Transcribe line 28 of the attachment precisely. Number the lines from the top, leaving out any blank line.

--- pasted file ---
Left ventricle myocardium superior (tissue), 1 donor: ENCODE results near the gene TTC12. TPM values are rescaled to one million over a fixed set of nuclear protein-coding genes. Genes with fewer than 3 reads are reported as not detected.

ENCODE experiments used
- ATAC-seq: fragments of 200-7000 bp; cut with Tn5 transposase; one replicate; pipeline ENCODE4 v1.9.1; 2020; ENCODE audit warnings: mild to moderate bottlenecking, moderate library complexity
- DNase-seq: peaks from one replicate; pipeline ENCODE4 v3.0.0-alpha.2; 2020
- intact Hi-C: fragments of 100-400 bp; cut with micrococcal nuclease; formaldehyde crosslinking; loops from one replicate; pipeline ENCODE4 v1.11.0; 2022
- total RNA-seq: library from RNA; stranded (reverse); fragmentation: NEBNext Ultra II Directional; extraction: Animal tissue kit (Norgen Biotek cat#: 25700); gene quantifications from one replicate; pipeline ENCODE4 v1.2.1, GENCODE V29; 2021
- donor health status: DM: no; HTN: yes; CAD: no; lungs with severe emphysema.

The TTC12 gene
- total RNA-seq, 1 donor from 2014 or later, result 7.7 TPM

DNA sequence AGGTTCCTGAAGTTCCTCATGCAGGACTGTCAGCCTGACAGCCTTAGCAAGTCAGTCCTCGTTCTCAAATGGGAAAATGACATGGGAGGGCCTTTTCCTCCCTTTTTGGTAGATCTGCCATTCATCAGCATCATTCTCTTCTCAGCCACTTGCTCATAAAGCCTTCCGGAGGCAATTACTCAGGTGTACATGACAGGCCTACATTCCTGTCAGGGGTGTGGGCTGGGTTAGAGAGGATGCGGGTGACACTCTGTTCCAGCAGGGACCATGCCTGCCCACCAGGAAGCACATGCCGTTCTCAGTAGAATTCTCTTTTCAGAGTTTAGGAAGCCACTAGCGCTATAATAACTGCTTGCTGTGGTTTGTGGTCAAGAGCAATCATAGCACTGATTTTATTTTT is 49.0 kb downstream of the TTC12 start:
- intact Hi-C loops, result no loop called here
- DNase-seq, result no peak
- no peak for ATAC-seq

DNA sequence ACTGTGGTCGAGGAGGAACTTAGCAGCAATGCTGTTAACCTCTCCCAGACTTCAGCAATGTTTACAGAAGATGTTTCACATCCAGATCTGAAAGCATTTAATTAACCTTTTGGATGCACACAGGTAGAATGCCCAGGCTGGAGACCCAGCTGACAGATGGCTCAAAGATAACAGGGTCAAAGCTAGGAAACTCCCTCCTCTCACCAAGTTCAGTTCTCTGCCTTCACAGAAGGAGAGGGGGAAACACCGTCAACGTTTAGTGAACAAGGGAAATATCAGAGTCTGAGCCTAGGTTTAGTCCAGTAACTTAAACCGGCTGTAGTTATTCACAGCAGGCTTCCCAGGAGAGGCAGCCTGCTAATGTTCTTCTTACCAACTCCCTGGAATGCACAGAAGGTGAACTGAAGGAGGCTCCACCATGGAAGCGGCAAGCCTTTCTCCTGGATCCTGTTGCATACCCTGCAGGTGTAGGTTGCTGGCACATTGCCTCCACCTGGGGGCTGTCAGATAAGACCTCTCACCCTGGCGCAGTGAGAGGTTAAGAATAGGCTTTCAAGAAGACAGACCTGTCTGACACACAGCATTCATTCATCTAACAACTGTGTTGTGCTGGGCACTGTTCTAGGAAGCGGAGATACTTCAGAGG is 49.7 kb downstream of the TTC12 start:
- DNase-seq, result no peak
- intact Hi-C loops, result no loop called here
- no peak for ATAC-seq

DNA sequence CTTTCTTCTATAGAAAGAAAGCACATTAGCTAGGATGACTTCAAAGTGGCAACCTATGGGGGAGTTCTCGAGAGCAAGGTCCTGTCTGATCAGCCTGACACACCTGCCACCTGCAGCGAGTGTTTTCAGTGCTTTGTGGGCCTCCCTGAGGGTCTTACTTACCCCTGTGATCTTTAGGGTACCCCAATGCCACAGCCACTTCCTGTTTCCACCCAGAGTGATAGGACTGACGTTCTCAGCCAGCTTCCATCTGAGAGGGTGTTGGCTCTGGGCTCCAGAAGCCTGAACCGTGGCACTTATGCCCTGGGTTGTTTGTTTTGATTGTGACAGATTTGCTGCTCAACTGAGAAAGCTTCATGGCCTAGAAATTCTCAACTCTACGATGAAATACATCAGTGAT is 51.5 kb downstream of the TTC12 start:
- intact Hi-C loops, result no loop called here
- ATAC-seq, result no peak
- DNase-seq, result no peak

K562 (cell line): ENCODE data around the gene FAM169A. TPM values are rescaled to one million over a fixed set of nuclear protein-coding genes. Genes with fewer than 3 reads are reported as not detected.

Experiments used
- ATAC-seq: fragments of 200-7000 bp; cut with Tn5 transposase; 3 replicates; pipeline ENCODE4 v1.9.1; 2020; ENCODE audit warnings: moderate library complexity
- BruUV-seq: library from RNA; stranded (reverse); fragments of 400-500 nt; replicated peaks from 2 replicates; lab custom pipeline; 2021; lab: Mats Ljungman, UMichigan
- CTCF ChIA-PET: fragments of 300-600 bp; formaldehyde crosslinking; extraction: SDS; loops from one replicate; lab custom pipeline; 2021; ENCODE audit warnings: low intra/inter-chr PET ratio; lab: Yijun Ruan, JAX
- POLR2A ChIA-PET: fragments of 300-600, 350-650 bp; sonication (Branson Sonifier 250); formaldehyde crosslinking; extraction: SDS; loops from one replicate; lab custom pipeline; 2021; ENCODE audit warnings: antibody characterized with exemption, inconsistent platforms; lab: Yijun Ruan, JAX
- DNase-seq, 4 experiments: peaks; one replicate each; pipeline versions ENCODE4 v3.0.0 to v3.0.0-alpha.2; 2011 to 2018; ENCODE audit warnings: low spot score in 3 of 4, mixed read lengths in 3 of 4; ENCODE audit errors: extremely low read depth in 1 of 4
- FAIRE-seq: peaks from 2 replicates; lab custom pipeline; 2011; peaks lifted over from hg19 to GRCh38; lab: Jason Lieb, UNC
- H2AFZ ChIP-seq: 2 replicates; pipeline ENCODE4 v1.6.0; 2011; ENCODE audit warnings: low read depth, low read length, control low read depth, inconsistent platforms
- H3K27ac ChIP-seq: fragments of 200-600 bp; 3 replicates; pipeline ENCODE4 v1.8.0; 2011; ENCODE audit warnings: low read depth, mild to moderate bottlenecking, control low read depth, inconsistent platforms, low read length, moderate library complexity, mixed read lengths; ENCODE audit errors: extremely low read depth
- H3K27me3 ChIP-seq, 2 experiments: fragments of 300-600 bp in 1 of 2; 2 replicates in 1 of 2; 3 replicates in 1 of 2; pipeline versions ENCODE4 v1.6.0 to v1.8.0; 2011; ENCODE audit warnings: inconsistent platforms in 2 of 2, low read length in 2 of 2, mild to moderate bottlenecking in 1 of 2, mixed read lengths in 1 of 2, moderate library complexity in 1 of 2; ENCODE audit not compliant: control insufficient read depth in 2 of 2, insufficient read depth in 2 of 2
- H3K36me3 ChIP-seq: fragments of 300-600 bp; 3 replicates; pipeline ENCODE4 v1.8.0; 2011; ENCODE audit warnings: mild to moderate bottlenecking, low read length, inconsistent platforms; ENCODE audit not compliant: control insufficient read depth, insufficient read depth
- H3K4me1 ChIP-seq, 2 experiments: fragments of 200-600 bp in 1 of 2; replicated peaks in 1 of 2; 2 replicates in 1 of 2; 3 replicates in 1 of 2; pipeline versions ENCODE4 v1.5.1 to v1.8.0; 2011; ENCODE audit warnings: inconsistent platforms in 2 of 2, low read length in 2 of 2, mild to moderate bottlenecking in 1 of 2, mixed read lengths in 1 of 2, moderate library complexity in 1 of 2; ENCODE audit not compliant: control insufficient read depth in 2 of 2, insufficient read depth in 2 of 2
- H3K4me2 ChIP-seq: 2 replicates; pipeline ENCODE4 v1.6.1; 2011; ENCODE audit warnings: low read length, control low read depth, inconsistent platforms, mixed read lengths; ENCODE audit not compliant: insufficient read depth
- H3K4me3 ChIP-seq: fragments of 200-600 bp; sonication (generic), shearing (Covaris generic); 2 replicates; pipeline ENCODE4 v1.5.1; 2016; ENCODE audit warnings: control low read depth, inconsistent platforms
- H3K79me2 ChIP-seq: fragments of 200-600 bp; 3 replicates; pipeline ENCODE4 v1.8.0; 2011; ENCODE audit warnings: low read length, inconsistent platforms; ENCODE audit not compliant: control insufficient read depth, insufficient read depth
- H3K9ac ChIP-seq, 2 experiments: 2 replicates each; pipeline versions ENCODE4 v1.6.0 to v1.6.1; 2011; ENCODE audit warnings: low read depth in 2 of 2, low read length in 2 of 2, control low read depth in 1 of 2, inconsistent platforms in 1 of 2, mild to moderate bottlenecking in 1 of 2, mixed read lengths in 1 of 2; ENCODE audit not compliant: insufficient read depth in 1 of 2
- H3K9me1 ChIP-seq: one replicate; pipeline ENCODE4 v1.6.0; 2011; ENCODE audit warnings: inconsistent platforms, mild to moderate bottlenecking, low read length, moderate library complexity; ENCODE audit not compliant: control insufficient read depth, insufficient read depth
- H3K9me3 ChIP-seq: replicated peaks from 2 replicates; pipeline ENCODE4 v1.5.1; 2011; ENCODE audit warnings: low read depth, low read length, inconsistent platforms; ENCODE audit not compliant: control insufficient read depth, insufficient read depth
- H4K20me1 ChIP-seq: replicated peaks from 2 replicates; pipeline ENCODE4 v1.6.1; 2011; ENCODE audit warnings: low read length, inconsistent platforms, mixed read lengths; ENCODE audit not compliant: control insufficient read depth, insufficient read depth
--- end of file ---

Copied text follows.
- DNase-seq, 4 experiments: peaks; one replicate each; pipeline versions ENCODE4 v3.0.0 to v3.0.0-alpha.2; 2011 to 2018; ENCODE audit warnings: low spot score in 3 of 4, mixed read lengths in 3 of 4; ENCODE audit errors: extremely low read depth in 1 of 4